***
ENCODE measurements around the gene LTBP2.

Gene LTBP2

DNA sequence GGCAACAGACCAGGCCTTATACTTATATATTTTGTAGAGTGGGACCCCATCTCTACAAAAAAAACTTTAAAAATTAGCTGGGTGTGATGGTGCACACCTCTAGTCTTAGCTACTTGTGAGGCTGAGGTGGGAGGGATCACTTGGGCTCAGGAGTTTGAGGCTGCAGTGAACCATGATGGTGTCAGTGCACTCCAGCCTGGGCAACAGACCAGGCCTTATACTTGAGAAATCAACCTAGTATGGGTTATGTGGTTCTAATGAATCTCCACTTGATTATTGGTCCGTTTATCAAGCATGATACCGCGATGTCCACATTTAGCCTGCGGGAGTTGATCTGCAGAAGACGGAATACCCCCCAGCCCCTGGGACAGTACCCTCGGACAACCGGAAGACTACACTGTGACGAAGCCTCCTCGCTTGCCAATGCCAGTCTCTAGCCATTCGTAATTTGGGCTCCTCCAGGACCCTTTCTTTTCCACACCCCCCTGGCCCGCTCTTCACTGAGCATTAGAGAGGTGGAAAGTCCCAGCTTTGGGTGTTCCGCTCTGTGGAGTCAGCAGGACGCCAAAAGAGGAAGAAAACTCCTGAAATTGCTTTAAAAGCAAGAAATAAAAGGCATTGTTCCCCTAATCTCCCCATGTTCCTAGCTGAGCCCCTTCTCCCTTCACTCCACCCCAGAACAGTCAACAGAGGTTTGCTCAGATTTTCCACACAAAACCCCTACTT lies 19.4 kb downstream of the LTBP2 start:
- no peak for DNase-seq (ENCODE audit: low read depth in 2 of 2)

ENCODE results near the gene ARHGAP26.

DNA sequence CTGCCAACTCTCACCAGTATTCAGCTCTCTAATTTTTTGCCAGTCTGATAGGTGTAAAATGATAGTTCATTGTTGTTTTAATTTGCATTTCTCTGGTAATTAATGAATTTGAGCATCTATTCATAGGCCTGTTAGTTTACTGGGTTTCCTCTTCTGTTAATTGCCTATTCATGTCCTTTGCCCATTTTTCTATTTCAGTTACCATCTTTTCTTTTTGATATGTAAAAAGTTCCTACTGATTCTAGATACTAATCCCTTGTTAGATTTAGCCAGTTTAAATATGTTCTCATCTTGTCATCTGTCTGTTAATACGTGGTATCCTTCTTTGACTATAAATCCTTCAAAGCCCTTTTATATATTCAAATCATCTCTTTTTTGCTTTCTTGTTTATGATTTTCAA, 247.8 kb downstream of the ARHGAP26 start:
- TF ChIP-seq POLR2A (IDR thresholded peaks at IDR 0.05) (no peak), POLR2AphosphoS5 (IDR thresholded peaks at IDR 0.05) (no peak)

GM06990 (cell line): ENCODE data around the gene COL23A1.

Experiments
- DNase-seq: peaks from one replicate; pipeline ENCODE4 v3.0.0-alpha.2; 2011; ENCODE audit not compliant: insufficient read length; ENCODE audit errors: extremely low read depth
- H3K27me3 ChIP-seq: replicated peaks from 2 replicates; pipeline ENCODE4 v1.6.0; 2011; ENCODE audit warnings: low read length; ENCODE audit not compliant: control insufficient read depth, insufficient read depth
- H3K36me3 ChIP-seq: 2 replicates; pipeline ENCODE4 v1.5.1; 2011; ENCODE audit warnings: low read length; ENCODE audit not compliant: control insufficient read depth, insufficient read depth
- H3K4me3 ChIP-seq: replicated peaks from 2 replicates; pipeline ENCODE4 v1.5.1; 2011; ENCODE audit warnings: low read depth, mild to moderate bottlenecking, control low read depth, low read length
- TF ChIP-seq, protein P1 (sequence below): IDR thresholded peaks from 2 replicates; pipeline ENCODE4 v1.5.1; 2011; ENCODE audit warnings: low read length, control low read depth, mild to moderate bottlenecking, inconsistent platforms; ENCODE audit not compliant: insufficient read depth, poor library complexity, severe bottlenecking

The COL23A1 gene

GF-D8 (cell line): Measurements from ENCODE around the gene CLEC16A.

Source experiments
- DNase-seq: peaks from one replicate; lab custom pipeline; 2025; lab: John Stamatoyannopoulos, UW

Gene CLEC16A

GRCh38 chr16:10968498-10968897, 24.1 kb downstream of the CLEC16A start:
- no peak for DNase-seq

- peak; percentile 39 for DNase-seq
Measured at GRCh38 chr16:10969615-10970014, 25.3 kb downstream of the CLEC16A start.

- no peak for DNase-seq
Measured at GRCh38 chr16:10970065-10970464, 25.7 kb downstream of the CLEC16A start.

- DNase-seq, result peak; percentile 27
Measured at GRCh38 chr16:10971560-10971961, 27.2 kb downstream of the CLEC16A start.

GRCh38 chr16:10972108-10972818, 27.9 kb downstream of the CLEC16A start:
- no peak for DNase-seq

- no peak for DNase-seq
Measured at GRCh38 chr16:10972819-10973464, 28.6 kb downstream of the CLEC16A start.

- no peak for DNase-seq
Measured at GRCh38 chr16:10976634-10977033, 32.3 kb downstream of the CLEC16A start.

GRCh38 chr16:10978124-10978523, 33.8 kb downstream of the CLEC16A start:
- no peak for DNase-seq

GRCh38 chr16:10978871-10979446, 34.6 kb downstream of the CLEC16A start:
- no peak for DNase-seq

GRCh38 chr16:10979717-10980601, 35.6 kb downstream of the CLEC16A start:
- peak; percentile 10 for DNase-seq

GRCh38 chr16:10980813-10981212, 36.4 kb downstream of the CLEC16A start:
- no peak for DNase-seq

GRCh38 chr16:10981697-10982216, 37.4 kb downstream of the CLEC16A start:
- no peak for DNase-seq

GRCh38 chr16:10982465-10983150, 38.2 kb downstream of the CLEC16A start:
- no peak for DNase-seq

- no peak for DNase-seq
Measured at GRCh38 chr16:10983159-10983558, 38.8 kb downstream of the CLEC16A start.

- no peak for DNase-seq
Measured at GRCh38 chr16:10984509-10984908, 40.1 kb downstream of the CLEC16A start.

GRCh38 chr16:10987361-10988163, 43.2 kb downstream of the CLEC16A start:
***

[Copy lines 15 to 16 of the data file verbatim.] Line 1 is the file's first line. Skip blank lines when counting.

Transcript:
The COL23A1 gene

GF-D8 (cell line): Measurements from ENCODE around the gene CLEC16A.